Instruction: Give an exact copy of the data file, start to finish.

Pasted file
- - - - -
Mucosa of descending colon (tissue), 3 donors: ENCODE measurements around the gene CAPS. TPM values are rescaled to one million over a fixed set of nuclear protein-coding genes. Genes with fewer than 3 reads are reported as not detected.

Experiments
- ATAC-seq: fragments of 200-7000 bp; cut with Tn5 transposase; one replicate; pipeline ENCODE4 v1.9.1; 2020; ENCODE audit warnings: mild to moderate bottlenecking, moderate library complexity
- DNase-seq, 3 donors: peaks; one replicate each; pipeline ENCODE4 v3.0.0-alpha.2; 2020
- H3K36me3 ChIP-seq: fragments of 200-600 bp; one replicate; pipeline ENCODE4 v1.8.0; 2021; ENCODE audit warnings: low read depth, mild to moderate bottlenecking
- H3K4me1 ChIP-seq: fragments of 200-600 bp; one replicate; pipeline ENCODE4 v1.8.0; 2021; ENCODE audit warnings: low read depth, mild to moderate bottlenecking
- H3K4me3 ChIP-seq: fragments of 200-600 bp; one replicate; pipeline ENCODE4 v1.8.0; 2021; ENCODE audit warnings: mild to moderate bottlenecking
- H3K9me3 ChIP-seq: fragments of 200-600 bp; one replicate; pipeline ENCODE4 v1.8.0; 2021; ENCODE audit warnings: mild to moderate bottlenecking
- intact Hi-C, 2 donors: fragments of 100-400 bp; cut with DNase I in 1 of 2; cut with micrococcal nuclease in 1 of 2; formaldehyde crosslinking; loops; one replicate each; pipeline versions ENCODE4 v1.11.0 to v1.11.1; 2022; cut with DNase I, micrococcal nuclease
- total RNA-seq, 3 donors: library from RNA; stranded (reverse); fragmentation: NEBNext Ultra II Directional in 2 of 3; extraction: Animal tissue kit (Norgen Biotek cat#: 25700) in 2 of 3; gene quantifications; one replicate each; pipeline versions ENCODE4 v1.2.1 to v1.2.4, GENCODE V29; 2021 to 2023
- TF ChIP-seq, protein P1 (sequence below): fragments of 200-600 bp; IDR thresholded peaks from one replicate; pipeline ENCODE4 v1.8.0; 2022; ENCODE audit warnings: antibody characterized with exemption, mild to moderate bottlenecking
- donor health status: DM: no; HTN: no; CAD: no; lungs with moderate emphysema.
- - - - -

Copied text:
Mucosa of descending colon (tissue), 3 donors: ENCODE measurements around the gene CAPS. TPM values are rescaled to one million over a fixed set of nuclear protein-coding genes. Genes with fewer than 3 reads are reported as not detected.

Experiments
- ATAC-seq: fragments of 200-7000 bp; cut with Tn5 transposase; one replicate; pipeline ENCODE4 v1.9.1; 2020; ENCODE audit warnings: mild to moderate bottlenecking, moderate library complexity
- DNase-seq, 3 donors: peaks; one replicate each; pipeline ENCODE4 v3.0.0-alpha.2; 2020
- H3K36me3 ChIP-seq: fragments of 200-600 bp; one replicate; pipeline ENCODE4 v1.8.0; 2021; ENCODE audit warnings: low read depth, mild to moderate bottlenecking
- H3K4me1 ChIP-seq: fragments of 200-600 bp; one replicate; pipeline ENCODE4 v1.8.0; 2021; ENCODE audit warnings: low read depth, mild to moderate bottlenecking
- H3K4me3 ChIP-seq: fragments of 200-600 bp; one replicate; pipeline ENCODE4 v1.8.0; 2021; ENCODE audit warnings: mild to moderate bottlenecking
- H3K9me3 ChIP-seq: fragments of 200-600 bp; one replicate; pipeline ENCODE4 v1.8.0; 2021; ENCODE audit warnings: mild to moderate bottlenecking
- intact Hi-C, 2 donors: fragments of 100-400 bp; cut with DNase I in 1 of 2; cut with micrococcal nuclease in 1 of 2; formaldehyde crosslinking; loops; one replicate each; pipeline versions ENCODE4 v1.11.0 to v1.11.1; 2022; cut with DNase I, micrococcal nuclease
- total RNA-seq, 3 donors: library from RNA; stranded (reverse); fragmentation: NEBNext Ultra II Directional in 2 of 3; extraction: Animal tissue kit (Norgen Biotek cat#: 25700) in 2 of 3; gene quantifications; one replicate each; pipeline versions ENCODE4 v1.2.1 to v1.2.4, GENCODE V29; 2021 to 2023
- TF ChIP-seq, protein P1 (sequence below): fragments of 200-600 bp; IDR thresholded peaks from one replicate; pipeline ENCODE4 v1.8.0; 2022; ENCODE audit warnings: antibody characterized with exemption, mild to moderate bottlenecking
- donor health status: DM: no; HTN: no; CAD: no; lungs with moderate emphysema.